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Army: Manpower

Volume 507: debated on Monday 15 March 2010

To ask the Secretary of State for Defence (1) what the (a) required, (b) actual and (c) fit-for-task strength is of each corps of the Army; (312658)

(2) what the (a) required, (b) actual and (c) fit for task strength of each corps of the Army (i) was in 1997 and (ii) is in 2010.

Manning in the Army is currently strong. As at 1 January 2010, the trained strength of the Army, including full-time reserve service personnel, was 101,500, This is the highest figure since 1 January 2006. This good position is due to a greater number of recruits entering training and passing out into the Field Army, coupled with an improvement in retention. While this may be attributed in part to the economic climate, a combination of financial incentives and other retention measures have also had an impact. In September 1998 trained strength was 100,490.

In the following table “required strength” and “actual strength” figures are shown as “funded liability” and “trained strength” respectively.

The latest liability figures are as at 1 January 2010. Comparative figures from 1997 are no longer available. The earliest liability data held are as at 1 September 1998.

1 January 2010 figures have been taken from the Army Personnel Statistics Report (APSR). APSR data is derived from the Joint Personnel Administration (JPA) system.

Figures for the Regular Army are as follows:

1 September 19981 January 2010

Organisation

Funded liability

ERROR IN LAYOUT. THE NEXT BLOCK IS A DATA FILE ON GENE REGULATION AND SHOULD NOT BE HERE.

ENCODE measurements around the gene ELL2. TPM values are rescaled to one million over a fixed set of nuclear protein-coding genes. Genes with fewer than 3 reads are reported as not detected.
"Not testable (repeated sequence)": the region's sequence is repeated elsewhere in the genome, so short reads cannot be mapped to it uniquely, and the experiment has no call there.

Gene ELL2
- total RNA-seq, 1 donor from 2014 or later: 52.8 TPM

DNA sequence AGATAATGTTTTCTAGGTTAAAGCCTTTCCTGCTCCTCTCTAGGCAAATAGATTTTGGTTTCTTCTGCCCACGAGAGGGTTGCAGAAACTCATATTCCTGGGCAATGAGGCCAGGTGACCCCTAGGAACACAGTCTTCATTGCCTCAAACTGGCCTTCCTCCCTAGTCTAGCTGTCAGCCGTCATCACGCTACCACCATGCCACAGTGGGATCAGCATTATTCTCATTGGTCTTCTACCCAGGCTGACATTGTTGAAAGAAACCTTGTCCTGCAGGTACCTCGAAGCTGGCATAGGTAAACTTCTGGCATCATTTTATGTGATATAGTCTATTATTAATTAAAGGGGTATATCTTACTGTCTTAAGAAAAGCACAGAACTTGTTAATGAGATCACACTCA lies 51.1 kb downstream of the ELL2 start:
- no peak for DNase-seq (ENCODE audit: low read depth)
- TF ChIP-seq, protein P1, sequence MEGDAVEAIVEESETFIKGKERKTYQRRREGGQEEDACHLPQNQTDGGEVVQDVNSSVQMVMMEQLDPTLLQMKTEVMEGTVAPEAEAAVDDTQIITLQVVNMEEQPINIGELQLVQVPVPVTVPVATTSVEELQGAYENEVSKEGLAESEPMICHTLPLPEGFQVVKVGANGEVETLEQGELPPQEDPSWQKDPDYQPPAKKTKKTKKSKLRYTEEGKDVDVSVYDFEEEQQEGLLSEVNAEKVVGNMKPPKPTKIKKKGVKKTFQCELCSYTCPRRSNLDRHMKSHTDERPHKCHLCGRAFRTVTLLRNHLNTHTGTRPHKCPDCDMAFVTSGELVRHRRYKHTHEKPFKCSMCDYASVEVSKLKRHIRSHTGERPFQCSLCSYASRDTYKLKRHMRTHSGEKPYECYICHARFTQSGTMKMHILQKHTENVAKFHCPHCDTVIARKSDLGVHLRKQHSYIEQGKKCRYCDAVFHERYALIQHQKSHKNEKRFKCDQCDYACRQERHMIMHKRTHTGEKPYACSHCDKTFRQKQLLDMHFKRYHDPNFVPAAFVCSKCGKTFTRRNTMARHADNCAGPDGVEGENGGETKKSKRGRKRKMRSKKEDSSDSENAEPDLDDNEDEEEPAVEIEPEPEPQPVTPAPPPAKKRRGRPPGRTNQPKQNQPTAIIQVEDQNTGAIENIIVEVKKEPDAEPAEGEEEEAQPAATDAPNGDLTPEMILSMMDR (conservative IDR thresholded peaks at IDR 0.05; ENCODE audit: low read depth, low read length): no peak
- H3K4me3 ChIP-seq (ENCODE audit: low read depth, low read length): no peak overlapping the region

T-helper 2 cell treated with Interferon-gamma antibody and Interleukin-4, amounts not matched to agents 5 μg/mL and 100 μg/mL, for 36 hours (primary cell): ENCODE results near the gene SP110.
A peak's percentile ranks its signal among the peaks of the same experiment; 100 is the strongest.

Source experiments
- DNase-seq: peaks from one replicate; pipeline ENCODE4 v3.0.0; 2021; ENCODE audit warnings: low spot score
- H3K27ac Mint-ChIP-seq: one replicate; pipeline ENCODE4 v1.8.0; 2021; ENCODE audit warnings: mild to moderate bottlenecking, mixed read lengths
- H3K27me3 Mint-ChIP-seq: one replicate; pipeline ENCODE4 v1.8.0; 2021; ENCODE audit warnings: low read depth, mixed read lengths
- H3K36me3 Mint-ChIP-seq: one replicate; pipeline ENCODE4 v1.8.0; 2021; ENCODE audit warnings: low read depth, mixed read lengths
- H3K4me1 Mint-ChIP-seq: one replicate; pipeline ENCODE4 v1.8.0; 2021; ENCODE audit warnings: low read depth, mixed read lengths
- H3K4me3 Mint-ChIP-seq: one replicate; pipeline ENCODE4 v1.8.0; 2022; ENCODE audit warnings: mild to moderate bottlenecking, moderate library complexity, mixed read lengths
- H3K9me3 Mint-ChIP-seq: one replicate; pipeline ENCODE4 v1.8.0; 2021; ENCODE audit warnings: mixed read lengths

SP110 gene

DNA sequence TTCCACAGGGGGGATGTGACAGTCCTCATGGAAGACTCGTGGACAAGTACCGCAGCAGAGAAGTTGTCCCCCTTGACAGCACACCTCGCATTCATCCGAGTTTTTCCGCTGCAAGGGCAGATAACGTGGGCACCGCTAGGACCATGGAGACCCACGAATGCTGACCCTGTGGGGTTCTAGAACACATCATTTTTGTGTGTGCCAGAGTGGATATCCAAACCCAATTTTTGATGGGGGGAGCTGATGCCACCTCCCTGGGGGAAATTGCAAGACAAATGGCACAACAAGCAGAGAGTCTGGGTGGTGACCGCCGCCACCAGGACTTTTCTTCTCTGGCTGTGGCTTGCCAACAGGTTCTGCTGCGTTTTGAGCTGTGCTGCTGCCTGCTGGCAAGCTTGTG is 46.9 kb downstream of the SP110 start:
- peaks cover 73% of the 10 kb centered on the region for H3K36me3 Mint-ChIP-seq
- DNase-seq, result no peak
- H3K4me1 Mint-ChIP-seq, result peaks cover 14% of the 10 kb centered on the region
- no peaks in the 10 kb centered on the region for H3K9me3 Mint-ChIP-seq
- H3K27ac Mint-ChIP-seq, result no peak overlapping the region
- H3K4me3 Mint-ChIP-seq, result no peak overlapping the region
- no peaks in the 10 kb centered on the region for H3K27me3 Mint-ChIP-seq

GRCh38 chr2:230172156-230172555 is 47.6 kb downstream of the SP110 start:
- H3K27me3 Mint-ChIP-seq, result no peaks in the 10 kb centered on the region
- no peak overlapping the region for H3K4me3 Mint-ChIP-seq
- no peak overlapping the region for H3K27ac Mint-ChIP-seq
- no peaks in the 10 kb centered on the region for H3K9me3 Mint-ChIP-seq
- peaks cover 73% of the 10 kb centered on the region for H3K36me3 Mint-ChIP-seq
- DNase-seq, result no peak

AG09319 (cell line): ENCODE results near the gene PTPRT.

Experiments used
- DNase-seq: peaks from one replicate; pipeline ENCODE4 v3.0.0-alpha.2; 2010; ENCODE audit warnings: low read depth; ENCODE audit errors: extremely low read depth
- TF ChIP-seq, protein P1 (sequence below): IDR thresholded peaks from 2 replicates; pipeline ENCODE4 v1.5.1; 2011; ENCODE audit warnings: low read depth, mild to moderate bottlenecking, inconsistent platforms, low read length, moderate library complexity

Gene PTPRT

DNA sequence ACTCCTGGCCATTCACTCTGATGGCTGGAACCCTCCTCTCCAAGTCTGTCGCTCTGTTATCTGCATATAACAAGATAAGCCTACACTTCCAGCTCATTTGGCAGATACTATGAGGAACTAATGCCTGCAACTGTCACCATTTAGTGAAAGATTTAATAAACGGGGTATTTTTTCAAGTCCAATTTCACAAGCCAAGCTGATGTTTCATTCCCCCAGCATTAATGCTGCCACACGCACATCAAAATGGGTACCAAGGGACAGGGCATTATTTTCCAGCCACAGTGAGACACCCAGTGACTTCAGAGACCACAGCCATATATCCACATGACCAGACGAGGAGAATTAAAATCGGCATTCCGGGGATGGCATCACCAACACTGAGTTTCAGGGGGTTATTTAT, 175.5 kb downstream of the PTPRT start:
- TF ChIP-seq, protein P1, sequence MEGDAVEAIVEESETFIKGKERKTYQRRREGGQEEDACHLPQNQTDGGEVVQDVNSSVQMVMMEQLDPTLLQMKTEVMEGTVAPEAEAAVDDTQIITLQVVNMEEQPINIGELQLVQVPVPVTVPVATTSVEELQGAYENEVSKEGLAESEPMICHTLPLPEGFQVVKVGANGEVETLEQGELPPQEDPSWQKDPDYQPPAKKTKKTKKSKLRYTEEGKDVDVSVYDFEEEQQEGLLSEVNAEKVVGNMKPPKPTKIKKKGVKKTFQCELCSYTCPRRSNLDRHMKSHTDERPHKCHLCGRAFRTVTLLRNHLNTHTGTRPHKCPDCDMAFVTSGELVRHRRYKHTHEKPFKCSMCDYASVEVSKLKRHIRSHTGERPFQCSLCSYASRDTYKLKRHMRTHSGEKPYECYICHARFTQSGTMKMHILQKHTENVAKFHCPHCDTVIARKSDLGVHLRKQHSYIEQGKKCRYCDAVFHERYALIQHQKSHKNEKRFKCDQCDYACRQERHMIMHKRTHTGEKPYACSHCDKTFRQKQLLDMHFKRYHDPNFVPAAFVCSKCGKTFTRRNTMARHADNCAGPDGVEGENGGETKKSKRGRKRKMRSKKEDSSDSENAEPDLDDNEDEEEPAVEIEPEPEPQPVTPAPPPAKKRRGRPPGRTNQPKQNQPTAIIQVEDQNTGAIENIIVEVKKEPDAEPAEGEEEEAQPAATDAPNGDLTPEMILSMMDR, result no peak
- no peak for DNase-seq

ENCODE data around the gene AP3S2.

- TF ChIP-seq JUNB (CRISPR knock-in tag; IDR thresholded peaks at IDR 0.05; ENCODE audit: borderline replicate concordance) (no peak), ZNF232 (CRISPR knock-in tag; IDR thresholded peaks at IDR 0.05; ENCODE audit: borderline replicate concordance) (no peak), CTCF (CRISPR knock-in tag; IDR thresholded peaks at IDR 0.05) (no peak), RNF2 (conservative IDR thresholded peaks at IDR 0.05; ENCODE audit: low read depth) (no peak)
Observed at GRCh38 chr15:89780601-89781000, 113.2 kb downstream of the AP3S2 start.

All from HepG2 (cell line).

Trained strength1

Funded liability

Trained strength1

Staff

687

710

763

840

Royal Armoured Corps

5,954

5,680

5,772

5,880

Royal Artillery

8,605

8,020

7,476

7,610

Royal Engineers

8,564

8,640

9,529

9,480

Royal Signals

9,101

8,210

8,319

7,570

Infantry

27,242

25,020

24,519

24,720

Army Air Corps

1,669

1,540

2,047

2,140

Royal Army Chaplains Department

144

140

148

140

Royal Logistics Corps

16,240

15,360

15,848

15,170

Royal Army Medical Corps

2,684

2,460

3,190

3,060

Royal Electrical and Mechanical Engineers

10,054

9,780

9,820

9,700

Adjutant General’s Corps

Provost

26,915

27,090

1,756

1,700

Staff and Personnel Support

2

2

3,911

3,650

Military Provost Service

2

2

101

100

Educational and Training Services

2

2

344

330

Army Legal Services

2

2

114

120

Unknown3

2

2

0

20

Royal Army Veterinary Corps

174

130

222

330

Small Arms School Corps

138

140

151

150

Royal Army Dentistry Corps

465

350

380

436

Intelligence Corps

1,191

1,130

1,648

1,470

Army Physical Training Corps

388

390

448

490

Queen Alexandra’s Royal Auxiliary Nursing Corps

870

670

1,136

900

Corps of Army Music

1,177

1,060

901

810

1 Trained strength figures are rounded.

2 Indicates brace.

3 These are trained members of the AGC who, due to data input errors in the JPA system, are not allocated to a sub Regimental Corps.

“Fit for Task” has been interpreted as fit to deploy for any form of duty on deployment, including personnel listed as having limited deployability. Data are calculated from Personnel Unable to Deploy (PUD) which is derived from unit returns and includes Gurkha manpower. As at 1 January 2010, Infantry Fit for Task strength was 20,439. Royal Armoured Corps Fit for Task strength was 4,475. No Fit for Task data are available prior to 2007. Similar figures for other corps are not held centrally and could be provided only at disproportionate cost.